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Miss Virginia 2009

Miss Virginia 2009

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Virginia Tech's Own Competing for Miss Virginia Title By Millie AlspaughJune 26, 2009Gucci, Prada, Dolce and Gabbana are in? Think again.

Bargain shopping has become the trend for Miss Virginia contestants as the economy continues to flounder.It comes as no surprise that Amanda Jones, 22, a recent Virginia Tech graduate, has curtailed her clothing and accessory expenditure as she prepares to compete in the upcoming Miss Virginia Pageant.

The theme of the pageant, Miss Virginia 2009 'Gets Real', shows the organization's efforts to create realistic role models for young girls said Jones.

Jones said this year's contestants are shopping at stores that anyone can go to so that when a young girl says 'I like your shoes, where did you get them?' the response can be 'T.J.

Maxx', a reply that elicits a down-to-earth vibe, as opposed to 'Gucci'.

As the Miss Virginia Pageant feels the effects of the economic crisis, this "reality check" seems to have come just in time.

The 2009 Miss Virginia Pageant runs June 25-27 in the Roanoke Performing Arts Theater at the Roanoke Civic Center.

The opening night, Thursday, began at 8:00 p.m.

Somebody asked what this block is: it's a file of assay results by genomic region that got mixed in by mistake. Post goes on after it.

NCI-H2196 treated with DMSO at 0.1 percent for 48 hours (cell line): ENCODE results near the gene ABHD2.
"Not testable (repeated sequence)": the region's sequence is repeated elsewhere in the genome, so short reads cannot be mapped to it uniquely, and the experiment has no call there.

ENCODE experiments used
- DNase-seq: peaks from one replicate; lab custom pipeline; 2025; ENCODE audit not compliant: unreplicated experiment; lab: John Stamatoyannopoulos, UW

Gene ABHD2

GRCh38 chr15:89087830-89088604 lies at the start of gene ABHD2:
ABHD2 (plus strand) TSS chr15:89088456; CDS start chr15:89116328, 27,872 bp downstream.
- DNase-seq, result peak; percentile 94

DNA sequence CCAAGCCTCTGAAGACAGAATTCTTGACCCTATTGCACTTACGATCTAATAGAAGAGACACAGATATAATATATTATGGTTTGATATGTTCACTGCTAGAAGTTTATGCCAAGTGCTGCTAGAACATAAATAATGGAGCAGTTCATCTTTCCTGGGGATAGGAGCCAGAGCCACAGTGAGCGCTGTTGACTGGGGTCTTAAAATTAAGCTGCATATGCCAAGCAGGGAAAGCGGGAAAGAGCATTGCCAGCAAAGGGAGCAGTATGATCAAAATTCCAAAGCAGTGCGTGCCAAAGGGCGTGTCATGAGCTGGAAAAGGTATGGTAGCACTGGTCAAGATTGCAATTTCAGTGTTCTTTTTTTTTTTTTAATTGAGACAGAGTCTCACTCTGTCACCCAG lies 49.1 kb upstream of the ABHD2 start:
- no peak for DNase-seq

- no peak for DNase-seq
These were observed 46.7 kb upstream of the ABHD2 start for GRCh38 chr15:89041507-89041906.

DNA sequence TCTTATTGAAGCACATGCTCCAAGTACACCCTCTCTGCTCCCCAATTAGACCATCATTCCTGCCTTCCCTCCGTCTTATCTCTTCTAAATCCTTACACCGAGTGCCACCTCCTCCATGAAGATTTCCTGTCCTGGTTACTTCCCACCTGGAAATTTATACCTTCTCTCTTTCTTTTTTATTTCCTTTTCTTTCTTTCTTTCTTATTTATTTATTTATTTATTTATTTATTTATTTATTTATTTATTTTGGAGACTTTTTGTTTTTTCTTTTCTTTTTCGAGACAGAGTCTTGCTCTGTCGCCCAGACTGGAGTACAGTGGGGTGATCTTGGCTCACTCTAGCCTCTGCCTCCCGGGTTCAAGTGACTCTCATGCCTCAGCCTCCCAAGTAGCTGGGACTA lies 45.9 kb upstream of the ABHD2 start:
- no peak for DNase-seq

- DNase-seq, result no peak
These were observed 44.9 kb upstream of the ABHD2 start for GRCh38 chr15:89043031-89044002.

The preliminary rounds continue Friday night at 7:00 p.m.

followed by the final competition on Saturday at 9:00 p.m.Tickets will be $30 for Friday and $40 for Saturday and can be purchased at the Roanoke Civic Center Box Office, online at or over the phone at 888-397-3100.Bootie Chewning, the executive producer of the pageant, said the Miss Virginia Pageant has grown some in comparison with years past.

This year there are 29 girls from all over the state, particularly Northern Virginia, Richmond and Lynchburg.

The increase in participation could suggest that the recession is causing more women to seek scholarship opportunities than in years past.

Whitney Law, a Virginia Tech junior, competed in the 2008 Miss Virginia Pageant.

She said her central motivation for participating was to use the pageant as a means to promote her platform, "Funding the Fight: St.

Jude's Childhood Cancer Research".

Law received the 2008 Deborah Glakas Scholarship for community service at last year's pageant."My involvement with the Miss Virginia Organization is mainly focused on serving the community and the opportunity to earn scholarships that have assisted in furthering my education," Law said.Unfortunately, the scholarships are suffering on account of the economic situation.

Chewning said finding sponsorships this year has been incredibly difficult because people who have helped in the past are unable to contribute this year.

One method the pageant has implemented, as a means of fundraising for scholarships has been the online voting system said Chewning.

Voters can go online at and cast a vote for the 11th finalist to be considered for winning the title of Miss Virginia.

Voters pay 99 cents per vote and can submit as many votes as desired.

"It's kind of like 'American Idol,'" said Chewning.Additionally, board members of the Miss Virginia Organization have been assigned the task of working bingo at the Roanoke-Salem Plaza located on Melrose Avenue to raise money for the pageant, Chewning said.With a new image and innovative fundraising methods the Miss Virginia Pageant has found ways to adapt to the current economic situation.
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